Trump Obamacare Retreat Exposes 2020 Weakness

(Bloomberg) --

It's an issue that has bedeviled Donald Trump since he took office.

Two years ago Speaker Paul Ryan, lacking support from his fellow Republicans, was forced to pull a Obamacare rollback measure from the House floor. Now, the president's renewed effort undo his predecessor's signature legislative achievement on healthcare has proved short-lived.

Trump said late last night that Republicans – who, unlike two years ago, don't enjoy a House majority – would wait until after the 2020 election to hold a vote on an Obamacare replacement.

The abrupt decision to abandon the push, which he began last week during a rhetorical victory lap following the conclusion of Special Counsel Robert Mueller's 22-month investigation, underscores the trepidation that Republicans feel about injecting the healthcare law into the poll debate.

Nine years on, Obamacare – passage of which helped spark the Tea Party movement that swept Republicans into control of the House in 2010 – has achieved widespread popularity in opinion polls, with some Democrats even advocating an expansion.

So most congressional Republicans are in no mood to return to the battlefield. The question is whether an unpredictable commander-in-chief will keep step – or get out of line again.

Trump Obamacare Retreat Exposes 2020 Weakness

Global Headlines

Countdown to divorce | U.K. Prime Minister Theresa May will hold a crisis meeting with her cabinet today where ministers will probably weigh postponing the date for the exit from the European Union until year's end or beyond. While Parliament yesterday rejected all options that were put forward to replace May’s unpopular plan, pressure is building from the EU side over Ireland's failure to lay out how it will protect the bloc's only U.K. land border.

Testing boundaries | John Bolton is increasingly pursuing his own longstanding foreign policy priorities – at the risk of stoking tensions with Trump and top administration officials. Margaret Talev and Jennifer Jacobs report that the polarizing White House National Security Adviser's expanding influence is raising questions about whether he might be the next Trump aide to be shown the door. Bolton's agenda has included trying to break Iran financially, oust Venezuelan President Nicolas Maduro and toughen the U.S. posture toward Russia.

Heartland aspirations | Democrats hoping to unseat Trump in 2020 see a chance to cut into the president's support across the rural Midwest as the White House’s trade policies exacerbate the strain on farmers stretched by low commodity prices and natural disasters. U.S. net farm income plummeted 16 percent last year, and Iowa – where the Democratic presidential nominating contest will begin – awarded two additional seats to the party in November's midterms.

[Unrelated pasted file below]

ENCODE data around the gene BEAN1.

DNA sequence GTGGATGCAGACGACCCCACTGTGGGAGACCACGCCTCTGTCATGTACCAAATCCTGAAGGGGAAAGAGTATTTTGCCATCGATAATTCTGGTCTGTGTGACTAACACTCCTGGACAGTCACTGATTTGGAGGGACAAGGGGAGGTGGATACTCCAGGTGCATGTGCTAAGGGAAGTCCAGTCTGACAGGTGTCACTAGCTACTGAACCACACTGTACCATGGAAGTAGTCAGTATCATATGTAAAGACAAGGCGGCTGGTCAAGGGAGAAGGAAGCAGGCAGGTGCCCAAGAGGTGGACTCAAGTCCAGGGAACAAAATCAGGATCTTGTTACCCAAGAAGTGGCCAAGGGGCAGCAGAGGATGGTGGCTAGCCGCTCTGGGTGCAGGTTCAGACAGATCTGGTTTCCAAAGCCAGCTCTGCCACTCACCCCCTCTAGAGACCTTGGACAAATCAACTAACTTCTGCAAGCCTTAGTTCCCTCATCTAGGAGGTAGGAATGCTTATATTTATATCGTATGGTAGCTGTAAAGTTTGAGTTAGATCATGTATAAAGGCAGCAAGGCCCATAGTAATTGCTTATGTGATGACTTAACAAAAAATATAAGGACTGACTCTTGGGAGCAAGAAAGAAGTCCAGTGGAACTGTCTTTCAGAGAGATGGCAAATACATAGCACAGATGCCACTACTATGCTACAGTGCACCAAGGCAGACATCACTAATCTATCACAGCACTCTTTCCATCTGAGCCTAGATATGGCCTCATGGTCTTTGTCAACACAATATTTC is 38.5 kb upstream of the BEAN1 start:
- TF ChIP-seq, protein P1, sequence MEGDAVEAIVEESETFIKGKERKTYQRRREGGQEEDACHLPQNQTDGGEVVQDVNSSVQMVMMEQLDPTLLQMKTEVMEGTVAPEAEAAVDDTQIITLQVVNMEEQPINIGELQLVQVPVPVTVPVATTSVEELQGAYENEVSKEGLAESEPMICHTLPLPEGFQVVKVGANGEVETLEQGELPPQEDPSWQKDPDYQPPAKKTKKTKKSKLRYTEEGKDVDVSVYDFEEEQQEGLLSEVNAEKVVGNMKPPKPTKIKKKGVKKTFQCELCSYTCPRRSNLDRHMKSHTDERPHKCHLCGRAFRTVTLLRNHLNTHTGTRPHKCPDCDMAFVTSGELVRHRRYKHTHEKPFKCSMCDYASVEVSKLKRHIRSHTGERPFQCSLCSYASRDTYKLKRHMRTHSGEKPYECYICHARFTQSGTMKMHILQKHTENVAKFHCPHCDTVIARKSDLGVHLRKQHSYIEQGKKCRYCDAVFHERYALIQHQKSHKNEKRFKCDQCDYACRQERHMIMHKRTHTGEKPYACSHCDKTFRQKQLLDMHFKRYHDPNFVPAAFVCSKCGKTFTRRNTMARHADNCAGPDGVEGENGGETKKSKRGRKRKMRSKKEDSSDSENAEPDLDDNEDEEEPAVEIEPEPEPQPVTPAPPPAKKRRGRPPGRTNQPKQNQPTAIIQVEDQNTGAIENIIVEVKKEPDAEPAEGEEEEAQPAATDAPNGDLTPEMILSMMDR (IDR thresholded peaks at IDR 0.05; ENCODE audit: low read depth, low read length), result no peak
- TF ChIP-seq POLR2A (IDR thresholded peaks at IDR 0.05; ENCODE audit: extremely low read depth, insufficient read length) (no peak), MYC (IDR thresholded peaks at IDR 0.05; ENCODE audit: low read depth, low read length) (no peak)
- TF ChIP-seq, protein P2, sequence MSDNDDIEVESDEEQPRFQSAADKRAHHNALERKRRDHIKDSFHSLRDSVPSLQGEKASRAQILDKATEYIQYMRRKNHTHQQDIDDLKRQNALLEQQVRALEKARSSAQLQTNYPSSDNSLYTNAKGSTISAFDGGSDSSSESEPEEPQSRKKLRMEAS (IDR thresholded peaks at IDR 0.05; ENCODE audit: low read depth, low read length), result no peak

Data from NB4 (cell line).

Erdogan stumbles | Turkish President Recep Tayyip Erdogan is facing challenging times both at home and abroad. In local elections over the weekend, the opposition pried control of the biggest cities from his alliance, threatening the foundation of Erdogan's 16-year rule. Now the Pentagon is delaying delivery of two of its most advanced F-35 fighter jets because of Ankara's plan to buy a Russian missile defense system.

Australia's windfall | Prime Minister Scott Morrison’s government pledged sweeping tax cuts and forecast the country’s first surplus in more than a decade in a budget aimed at securing another three years in power. Yet the triumphant tone may prove short-lived, with opinion polls showing voters are set to oust the Liberal-National coalition next month after years of policy stagnation and crippling infighting.

What to Watch

  • After a second woman accused Joe Biden of inappropriate conduct, Sahil Kapur takes a closer look at other challenges the former U.S. vice president will face if he jumps into the 2020 race to unseat Trump.
  • Singapore's lawmakers are debating plans to impose tough new laws aimed at holding online outlets accountable with fines and jail terms for the spread of fake news. The proposal has prompted social media giants to voice concerns over the impact on free speech.
  • Algerian President Abdelaziz Bouteflika said he will step down before his fourth term officially expires on April 28, bowing to weeks of mass protests that threatened to tip the North African OPEC member into turmoil.

And finally ... Thailand isn't exactly putting its best foot forward. When Asia's top finance ministers and central bankers arrive in northern Thailand for a summit this week, they’ll need pollution masks to avoid breathing the toxic air. Wildfires and crop burning are blanketing the region with smog, prompting Thailand’s junta leader Prayuth Chan-Ocha to fly to Chiang Mai – the area’s tourist hot-spot – where the air quality index was a hazardous 379, the worst major urban reading globally.

Trump Obamacare Retreat Exposes 2020 Weakness

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